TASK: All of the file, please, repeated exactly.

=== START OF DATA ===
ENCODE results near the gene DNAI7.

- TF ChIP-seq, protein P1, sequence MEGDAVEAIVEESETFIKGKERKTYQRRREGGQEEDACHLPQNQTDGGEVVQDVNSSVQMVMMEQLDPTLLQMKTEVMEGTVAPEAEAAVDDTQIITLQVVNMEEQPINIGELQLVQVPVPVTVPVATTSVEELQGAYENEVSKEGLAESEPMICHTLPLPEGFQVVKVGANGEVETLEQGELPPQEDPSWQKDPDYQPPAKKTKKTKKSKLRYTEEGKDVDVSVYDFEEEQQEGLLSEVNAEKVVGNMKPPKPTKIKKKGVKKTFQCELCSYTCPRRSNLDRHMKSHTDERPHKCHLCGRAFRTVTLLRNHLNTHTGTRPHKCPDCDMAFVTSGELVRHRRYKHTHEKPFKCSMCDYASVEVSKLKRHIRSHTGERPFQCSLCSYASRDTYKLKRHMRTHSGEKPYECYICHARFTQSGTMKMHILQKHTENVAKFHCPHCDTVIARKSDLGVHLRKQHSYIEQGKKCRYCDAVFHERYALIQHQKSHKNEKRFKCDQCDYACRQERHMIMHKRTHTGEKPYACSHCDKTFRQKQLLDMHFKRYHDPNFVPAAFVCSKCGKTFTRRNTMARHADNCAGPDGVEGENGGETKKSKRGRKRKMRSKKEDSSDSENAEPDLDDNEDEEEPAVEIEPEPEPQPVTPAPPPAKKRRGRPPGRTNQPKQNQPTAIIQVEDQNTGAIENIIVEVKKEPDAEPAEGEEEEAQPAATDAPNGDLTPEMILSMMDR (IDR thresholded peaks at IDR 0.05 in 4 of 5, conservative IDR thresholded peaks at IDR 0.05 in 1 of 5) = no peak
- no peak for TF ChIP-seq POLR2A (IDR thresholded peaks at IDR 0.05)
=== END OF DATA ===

ENCODE results near the gene DNAI7.

- TF ChIP-seq, protein P1, sequence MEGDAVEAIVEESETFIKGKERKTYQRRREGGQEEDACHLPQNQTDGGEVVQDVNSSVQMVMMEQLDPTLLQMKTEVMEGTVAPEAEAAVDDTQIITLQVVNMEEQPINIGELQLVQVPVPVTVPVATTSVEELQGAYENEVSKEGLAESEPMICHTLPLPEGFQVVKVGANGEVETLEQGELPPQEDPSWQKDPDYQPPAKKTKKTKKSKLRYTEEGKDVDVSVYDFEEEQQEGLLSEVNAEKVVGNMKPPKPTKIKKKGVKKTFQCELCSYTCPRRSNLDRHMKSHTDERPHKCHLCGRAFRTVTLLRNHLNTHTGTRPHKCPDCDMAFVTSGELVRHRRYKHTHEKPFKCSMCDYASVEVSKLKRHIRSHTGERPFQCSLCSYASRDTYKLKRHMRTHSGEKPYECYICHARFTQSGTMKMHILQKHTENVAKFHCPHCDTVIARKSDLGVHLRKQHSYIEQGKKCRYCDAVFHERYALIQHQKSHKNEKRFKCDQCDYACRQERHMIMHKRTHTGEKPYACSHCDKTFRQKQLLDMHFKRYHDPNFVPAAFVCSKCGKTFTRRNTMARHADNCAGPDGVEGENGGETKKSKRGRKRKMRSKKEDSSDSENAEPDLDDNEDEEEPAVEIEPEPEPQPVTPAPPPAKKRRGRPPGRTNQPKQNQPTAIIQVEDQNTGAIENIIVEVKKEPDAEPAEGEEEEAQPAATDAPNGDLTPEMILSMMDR (IDR thresholded peaks at IDR 0.05 in 4 of 5, conservative IDR thresholded peaks at IDR 0.05 in 1 of 5) = no peak
- no peak for TF ChIP-seq POLR2A (IDR thresholded peaks at IDR 0.05)